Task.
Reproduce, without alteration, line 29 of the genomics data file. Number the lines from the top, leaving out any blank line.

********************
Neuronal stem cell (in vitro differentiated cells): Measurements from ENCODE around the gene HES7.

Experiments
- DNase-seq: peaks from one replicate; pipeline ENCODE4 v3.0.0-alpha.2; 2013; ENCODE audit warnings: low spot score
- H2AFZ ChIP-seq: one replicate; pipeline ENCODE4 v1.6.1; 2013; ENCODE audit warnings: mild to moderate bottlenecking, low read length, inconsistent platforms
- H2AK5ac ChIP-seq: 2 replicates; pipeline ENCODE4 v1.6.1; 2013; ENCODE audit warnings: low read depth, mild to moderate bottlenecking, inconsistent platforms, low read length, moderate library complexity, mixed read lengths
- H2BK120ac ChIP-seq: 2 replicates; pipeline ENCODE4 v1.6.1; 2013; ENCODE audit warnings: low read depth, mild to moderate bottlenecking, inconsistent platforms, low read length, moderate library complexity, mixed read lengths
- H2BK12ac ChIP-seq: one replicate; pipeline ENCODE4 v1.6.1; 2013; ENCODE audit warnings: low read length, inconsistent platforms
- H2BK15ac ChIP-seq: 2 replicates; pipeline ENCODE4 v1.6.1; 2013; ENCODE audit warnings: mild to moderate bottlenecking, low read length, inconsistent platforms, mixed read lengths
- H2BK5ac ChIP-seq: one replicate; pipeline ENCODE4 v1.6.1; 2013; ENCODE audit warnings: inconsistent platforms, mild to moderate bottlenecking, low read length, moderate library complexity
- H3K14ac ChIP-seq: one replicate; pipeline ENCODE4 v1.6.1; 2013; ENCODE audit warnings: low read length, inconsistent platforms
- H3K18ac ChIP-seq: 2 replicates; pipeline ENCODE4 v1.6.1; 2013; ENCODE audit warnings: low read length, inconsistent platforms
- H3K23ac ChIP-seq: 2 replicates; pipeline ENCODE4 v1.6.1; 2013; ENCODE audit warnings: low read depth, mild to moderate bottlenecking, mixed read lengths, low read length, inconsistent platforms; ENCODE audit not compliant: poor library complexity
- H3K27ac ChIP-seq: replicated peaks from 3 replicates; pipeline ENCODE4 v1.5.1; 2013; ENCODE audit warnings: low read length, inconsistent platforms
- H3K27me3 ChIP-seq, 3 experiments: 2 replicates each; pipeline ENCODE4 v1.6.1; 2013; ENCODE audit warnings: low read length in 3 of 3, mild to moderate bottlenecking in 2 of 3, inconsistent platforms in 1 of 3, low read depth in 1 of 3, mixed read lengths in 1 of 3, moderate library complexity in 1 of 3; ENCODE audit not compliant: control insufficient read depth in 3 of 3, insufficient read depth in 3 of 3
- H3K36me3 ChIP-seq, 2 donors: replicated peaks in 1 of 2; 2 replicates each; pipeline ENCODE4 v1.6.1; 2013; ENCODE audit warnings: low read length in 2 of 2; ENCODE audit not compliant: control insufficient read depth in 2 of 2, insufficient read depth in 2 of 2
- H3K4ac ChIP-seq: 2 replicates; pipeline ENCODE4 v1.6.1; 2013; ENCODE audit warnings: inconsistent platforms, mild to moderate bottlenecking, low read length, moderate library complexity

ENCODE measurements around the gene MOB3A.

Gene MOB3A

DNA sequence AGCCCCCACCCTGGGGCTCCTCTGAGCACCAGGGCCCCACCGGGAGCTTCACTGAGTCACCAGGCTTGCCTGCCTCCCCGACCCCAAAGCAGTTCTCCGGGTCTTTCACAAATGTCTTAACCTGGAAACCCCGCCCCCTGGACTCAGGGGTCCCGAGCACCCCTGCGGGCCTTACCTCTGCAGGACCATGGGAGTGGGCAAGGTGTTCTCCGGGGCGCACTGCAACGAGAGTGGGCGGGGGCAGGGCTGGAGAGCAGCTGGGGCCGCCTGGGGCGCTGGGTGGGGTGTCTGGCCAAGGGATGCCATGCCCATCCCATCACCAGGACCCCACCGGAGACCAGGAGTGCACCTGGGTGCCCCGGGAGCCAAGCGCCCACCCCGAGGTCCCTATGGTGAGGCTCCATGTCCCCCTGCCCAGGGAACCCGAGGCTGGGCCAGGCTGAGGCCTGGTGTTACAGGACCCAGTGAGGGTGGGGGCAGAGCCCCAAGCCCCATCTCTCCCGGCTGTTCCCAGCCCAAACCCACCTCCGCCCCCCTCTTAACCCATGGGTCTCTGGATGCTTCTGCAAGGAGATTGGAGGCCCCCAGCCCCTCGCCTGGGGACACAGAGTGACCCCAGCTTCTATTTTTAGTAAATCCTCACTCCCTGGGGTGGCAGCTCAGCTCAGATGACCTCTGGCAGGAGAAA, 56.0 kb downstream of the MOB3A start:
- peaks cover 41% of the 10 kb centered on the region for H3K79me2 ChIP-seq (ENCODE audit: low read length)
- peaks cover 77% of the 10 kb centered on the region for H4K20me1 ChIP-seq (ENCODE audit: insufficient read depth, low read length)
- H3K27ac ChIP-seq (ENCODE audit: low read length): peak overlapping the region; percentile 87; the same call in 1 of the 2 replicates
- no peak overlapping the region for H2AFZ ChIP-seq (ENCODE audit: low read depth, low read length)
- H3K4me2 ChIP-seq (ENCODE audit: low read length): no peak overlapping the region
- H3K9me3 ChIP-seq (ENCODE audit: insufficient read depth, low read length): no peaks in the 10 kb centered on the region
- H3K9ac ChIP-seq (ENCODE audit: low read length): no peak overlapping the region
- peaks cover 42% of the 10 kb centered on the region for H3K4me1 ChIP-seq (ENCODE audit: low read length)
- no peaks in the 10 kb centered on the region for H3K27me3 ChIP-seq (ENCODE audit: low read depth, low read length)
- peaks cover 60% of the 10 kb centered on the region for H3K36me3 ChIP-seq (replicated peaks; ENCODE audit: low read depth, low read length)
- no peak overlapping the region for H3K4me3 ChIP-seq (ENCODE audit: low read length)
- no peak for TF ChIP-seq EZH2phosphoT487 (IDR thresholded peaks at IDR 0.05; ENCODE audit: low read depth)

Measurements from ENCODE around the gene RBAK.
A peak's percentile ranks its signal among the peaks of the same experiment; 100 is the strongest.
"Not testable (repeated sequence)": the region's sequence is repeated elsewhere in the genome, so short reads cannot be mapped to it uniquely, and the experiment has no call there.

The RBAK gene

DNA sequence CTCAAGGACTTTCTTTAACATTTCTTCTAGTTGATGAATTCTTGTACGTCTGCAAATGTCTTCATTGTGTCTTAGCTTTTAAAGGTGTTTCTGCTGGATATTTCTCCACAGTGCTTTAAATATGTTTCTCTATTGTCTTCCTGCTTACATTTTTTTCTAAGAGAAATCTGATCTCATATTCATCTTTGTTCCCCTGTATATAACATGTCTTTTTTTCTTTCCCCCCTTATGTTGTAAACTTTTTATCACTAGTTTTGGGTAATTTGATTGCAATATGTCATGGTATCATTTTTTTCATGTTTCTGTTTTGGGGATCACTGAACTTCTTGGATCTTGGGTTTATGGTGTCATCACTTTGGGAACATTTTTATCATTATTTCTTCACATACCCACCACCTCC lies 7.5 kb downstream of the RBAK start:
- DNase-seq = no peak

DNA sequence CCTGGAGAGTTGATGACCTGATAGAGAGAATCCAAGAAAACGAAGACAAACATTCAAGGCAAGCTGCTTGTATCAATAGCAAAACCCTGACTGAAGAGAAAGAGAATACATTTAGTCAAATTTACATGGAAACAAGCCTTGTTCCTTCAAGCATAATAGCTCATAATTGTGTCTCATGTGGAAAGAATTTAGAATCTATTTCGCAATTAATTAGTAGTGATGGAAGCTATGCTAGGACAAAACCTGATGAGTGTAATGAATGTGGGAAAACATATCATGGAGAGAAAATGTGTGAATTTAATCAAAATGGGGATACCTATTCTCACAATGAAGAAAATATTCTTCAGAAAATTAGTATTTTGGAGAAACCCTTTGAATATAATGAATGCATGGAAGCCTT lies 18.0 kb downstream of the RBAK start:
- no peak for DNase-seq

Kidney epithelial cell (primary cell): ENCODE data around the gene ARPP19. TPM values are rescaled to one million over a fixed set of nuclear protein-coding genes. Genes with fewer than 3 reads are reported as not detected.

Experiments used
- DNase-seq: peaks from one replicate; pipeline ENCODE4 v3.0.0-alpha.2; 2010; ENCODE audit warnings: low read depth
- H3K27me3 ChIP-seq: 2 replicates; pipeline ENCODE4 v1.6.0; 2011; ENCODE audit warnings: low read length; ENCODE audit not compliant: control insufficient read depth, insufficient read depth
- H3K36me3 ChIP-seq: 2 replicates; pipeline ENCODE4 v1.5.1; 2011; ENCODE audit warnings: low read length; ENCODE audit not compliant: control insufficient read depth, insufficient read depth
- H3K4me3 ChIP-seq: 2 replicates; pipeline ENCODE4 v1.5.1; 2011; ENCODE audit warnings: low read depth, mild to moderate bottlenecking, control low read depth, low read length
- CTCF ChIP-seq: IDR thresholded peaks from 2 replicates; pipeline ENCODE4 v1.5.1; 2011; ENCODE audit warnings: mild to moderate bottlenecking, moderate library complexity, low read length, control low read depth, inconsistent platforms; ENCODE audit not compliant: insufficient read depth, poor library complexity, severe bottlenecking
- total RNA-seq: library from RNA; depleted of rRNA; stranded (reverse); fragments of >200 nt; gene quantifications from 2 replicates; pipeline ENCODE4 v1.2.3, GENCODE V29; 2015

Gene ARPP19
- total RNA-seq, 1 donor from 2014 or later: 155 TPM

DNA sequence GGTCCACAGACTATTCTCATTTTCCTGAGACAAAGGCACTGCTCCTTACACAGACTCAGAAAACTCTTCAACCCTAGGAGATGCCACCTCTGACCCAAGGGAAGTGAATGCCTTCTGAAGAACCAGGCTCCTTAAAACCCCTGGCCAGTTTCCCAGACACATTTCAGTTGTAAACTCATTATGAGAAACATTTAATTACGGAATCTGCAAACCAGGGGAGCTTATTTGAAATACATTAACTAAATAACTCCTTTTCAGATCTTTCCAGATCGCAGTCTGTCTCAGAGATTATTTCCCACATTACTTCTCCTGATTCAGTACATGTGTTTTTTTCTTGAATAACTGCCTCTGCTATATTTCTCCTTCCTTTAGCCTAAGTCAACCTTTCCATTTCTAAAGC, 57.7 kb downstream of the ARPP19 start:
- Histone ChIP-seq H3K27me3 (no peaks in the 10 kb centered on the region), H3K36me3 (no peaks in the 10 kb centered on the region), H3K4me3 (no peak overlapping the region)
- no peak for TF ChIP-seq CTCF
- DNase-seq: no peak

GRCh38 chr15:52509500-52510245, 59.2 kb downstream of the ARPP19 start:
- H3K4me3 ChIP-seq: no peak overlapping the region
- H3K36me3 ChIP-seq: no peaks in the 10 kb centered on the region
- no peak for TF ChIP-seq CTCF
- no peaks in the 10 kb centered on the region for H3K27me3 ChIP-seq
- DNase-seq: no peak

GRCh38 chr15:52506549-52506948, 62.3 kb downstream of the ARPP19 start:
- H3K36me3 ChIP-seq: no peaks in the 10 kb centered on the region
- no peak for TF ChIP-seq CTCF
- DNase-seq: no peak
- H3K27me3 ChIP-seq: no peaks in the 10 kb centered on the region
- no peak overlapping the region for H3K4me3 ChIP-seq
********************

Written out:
- peaks cover 60% of the 10 kb centered on the region for H3K36me3 ChIP-seq (replicated peaks; ENCODE audit: low read depth, low read length)